the transition from one to the other somewhat easier to the reader.
In this business Mr. Bruckner shows a considerable amount of
dexterity (op. cit. p. 38 sq.). De Wette, again, calls the Epistle a
graceful contexture of two main themes, the affairs of the Philippians
and those of the apostle, and makes it apparent in a table that these
two themes come forward alternately. Yet at a passage, iii 1,
where the connexion is difficult to trace, he is forced to take refuge
in putting a dash between the two chapters, a way of connecting
which is certainly not after the apostle's manner. The Epistle
consists of a multitude of independent sentences; the larger sections

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are placed after each other with a merely external eonnexion;
'Xaipere forms the close of one and the beginning of another (ii 18,
iiL 1), and there is a total want of any idea to bind the whole
together. If it be alleged, in explanation of this, that this Epistle
is more properly a private letter than any of the others, it must be
said that 2 Cor. is such a letter quite as much. Yet how different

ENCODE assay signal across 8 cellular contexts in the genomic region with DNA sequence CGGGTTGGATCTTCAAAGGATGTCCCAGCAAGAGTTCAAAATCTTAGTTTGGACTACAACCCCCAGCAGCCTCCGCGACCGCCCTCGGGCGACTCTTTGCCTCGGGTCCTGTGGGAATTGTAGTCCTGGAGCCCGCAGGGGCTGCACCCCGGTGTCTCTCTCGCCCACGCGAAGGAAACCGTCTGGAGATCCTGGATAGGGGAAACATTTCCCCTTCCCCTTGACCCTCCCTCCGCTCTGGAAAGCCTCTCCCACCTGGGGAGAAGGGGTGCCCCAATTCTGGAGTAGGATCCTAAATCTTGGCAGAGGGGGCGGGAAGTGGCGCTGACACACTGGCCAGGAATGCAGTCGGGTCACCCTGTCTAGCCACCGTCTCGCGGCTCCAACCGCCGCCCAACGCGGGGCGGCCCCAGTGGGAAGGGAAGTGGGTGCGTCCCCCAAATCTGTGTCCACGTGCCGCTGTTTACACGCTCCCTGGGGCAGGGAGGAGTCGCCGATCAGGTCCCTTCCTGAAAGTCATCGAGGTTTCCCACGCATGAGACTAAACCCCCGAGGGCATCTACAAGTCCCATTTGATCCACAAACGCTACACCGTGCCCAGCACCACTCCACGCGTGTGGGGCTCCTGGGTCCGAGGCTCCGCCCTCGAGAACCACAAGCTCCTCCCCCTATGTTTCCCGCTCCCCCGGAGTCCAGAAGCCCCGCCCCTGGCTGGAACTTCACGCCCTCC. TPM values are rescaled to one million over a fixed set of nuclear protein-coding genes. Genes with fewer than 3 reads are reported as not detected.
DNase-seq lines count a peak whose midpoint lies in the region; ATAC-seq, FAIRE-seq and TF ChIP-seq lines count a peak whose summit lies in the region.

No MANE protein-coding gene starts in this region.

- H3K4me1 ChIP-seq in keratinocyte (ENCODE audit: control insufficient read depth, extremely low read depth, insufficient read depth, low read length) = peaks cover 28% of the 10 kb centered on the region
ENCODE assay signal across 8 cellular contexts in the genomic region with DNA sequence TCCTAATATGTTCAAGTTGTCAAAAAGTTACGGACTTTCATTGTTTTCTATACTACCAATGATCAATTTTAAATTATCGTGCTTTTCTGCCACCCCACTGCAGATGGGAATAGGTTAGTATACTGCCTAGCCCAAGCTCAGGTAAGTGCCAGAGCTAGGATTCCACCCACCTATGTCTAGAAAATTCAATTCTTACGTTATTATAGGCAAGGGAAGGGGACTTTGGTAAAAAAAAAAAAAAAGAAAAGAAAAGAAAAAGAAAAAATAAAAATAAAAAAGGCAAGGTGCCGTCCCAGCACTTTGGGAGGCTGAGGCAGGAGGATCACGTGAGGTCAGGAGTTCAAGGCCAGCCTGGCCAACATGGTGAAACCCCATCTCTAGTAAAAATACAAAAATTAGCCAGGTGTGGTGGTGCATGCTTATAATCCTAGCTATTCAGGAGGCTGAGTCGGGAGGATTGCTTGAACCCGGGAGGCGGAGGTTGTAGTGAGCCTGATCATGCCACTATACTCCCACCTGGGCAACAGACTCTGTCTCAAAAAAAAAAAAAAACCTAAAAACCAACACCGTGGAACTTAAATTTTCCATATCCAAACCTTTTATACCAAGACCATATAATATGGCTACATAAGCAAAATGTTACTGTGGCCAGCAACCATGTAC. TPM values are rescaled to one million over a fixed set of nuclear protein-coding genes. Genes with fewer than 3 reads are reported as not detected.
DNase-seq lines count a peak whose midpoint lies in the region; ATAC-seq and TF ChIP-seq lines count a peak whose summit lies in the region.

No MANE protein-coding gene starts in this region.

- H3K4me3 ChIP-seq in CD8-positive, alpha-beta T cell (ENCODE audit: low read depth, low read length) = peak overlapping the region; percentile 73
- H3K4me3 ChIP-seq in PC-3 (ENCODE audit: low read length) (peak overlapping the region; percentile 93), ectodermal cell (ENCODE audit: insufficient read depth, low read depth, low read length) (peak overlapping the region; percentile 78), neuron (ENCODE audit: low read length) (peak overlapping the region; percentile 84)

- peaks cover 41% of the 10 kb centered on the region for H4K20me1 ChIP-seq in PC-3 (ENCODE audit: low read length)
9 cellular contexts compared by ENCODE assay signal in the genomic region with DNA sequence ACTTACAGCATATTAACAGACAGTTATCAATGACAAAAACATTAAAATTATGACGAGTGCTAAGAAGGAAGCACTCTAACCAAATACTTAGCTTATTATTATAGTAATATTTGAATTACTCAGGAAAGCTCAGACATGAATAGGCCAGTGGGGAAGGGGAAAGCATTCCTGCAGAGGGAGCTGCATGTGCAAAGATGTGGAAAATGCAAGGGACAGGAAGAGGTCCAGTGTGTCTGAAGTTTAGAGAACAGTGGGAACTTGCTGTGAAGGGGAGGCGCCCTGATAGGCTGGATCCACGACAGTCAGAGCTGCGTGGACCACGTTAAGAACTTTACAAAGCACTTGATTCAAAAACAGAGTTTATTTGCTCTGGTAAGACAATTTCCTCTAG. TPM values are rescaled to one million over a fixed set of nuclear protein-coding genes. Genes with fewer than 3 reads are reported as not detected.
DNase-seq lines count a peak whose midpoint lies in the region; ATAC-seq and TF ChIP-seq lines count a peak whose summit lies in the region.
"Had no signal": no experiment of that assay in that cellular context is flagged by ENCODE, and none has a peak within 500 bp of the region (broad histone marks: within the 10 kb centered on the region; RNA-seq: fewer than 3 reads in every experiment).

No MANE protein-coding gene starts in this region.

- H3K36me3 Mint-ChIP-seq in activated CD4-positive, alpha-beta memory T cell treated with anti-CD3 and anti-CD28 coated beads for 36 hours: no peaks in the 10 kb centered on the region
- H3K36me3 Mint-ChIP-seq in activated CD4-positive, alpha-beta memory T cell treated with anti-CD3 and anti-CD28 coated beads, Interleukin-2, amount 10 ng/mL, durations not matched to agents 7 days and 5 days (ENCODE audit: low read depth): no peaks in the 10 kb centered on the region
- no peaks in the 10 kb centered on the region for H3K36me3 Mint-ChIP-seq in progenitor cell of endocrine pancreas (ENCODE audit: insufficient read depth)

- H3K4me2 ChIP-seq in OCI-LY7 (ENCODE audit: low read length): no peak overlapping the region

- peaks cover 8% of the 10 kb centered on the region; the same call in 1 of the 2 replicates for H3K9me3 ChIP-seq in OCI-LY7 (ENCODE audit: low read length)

is it in this particular I

As for my theory regarding the person of Clemens and the

historical statements connected with it, I have little to add.

Liinemann and Briickner bring all their acuteness to bear against

my view, and seek to prove that the Clement mentioned, iv. 3,

must be a Philippian. Liinemann exalts the merit of his refutation

by the construction of the words of that verse which he gratuitously

imputes to me. The critics might have said much more simply, as

Eitschl does in his review of my 'Paulus,' in the Halle Allge-

Tneine Lit, Zeitvm^g, 1847, p. 1008 : "This Clement is, unless I be

greatly deceived, a member of the church at Philippi, and has

nothing to do with that Clemens Eomanus so famous afterwards in

legend." What more is wanted to prove the authenticity of the

Epistle, if Messrs. Liinemann and Briickner agree in this opinion !

It is certainly quite in keeping with the vagueness of our Epistle

that nothing in it can be fixed to its own definite locality, so that

it is impossible to know where the persons spoken of belong to,

where the opponents who are impugned are to be sought for,

whether at Home or at Philippi. And the apostle himself speaks

in one passage of his bonds and his anticipations of death, and,

immediately after of setting out for Philippi (ii 24). Yet the chief

point is, and these critics seem to have overlooked it altogether, that

Clement is expressly called a ovvepyo^ of the apostle, and thus is

reckoned one of those who worked with him and beside him, and

that for some time, in the proclamation of the gospeL Although